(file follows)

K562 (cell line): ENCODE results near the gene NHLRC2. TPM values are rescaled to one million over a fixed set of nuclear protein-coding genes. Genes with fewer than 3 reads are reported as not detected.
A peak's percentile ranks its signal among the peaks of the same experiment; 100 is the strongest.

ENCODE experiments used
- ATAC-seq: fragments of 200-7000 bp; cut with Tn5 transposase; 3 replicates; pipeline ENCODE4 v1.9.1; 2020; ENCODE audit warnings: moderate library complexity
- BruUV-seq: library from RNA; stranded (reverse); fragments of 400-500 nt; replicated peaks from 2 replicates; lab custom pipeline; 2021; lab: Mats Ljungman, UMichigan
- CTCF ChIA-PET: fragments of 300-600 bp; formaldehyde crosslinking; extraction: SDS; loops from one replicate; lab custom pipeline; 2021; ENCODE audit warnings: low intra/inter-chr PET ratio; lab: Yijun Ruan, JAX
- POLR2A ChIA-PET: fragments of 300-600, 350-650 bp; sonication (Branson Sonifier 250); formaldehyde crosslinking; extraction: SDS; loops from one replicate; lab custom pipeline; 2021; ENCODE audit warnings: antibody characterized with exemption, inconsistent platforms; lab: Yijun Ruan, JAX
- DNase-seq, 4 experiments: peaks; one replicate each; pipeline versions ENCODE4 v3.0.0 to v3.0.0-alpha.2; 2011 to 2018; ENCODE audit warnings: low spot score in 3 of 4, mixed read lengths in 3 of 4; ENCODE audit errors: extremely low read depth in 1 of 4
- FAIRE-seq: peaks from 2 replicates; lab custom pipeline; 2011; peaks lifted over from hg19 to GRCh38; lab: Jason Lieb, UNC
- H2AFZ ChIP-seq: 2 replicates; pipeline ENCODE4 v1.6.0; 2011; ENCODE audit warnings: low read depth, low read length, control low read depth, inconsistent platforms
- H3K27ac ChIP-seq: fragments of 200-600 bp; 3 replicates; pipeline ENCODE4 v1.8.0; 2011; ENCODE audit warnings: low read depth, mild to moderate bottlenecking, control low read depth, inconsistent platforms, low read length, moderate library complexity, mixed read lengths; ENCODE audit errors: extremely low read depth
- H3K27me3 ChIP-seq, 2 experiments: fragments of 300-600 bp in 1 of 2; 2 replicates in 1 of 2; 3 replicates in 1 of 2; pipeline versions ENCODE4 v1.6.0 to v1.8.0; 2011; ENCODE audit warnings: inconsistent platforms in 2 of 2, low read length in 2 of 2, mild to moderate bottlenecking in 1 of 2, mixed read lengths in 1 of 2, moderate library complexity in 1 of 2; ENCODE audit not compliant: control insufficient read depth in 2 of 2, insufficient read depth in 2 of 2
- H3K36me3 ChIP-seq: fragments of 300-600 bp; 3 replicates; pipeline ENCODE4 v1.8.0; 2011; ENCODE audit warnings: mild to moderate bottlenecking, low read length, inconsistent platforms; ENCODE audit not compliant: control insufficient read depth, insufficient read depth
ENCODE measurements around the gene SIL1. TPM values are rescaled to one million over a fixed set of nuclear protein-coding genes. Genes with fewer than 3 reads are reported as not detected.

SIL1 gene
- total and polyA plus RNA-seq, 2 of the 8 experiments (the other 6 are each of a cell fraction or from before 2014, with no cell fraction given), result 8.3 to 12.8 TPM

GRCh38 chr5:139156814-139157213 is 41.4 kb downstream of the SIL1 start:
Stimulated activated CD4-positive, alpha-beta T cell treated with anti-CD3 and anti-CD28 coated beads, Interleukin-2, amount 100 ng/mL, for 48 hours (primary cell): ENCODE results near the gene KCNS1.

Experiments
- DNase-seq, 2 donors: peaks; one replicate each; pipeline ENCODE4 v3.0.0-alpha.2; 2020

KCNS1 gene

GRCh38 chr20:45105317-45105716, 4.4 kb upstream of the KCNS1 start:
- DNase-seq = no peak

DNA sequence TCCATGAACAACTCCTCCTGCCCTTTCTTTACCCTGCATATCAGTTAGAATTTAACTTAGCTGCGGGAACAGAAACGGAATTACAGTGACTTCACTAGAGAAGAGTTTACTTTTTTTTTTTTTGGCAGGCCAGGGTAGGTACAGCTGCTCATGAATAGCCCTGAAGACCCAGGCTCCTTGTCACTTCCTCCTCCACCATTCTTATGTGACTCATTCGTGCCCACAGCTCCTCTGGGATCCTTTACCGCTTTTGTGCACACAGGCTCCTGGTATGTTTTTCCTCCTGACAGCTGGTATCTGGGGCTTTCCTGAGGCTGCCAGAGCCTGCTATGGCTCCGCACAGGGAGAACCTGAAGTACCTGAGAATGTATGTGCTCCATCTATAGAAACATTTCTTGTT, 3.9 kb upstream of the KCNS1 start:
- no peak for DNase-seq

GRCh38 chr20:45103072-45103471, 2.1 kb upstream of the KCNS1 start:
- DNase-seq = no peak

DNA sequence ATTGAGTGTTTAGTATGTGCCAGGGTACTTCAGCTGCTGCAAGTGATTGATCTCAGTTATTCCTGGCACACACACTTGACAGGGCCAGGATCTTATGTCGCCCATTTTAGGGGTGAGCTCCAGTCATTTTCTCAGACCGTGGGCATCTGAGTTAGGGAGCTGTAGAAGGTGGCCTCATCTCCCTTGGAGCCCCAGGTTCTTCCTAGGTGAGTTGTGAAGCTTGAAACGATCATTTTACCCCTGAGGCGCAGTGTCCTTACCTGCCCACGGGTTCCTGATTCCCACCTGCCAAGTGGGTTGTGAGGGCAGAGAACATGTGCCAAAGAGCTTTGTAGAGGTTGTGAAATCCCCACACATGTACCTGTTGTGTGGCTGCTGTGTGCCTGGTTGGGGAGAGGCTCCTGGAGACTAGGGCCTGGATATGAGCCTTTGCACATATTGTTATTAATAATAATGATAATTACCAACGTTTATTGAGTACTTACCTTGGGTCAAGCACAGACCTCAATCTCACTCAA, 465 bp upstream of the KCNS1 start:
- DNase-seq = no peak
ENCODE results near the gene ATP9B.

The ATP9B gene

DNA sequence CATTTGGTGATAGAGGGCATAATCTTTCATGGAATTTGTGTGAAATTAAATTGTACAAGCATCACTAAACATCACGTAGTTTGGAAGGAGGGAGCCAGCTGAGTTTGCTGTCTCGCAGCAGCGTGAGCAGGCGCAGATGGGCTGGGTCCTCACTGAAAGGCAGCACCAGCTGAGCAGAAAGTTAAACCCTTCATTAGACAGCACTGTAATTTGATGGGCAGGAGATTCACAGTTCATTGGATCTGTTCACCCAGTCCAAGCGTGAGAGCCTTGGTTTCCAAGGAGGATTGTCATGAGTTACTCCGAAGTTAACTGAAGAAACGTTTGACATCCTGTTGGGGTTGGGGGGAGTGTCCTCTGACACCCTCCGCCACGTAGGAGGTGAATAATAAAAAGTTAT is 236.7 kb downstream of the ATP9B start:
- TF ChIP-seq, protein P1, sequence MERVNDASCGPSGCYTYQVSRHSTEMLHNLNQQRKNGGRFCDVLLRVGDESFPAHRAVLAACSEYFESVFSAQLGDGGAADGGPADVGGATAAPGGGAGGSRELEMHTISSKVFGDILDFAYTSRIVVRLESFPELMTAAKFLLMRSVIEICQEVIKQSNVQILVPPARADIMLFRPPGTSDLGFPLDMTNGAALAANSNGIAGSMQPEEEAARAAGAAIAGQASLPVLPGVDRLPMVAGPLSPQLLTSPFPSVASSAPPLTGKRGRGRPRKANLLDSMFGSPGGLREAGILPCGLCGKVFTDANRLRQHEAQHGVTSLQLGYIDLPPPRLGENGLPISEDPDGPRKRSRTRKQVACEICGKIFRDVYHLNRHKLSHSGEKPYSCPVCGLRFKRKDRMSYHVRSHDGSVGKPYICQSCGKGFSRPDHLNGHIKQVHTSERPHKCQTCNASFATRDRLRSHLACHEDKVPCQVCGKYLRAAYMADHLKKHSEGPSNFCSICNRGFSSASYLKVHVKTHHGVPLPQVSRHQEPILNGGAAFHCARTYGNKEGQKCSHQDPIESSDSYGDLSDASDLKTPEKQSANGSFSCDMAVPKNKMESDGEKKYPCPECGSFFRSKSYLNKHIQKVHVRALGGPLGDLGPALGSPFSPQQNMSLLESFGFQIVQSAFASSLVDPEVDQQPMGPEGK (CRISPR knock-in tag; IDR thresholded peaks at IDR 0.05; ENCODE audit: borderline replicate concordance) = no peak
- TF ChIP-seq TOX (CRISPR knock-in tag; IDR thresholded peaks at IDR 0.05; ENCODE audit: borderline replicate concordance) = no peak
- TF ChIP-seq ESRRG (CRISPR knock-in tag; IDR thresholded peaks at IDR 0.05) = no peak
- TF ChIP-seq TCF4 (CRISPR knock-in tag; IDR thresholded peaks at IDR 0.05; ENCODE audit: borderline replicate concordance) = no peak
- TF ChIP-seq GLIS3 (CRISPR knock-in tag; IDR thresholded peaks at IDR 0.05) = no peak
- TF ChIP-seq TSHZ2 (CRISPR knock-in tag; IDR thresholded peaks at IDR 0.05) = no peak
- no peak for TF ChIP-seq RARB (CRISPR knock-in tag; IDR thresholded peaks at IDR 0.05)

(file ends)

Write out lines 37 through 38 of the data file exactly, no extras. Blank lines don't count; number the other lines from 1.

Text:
- TF ChIP-seq GLIS3 (CRISPR knock-in tag; IDR thresholded peaks at IDR 0.05) = no peak
- TF ChIP-seq TSHZ2 (CRISPR knock-in tag; IDR thresholded peaks at IDR 0.05) = no peak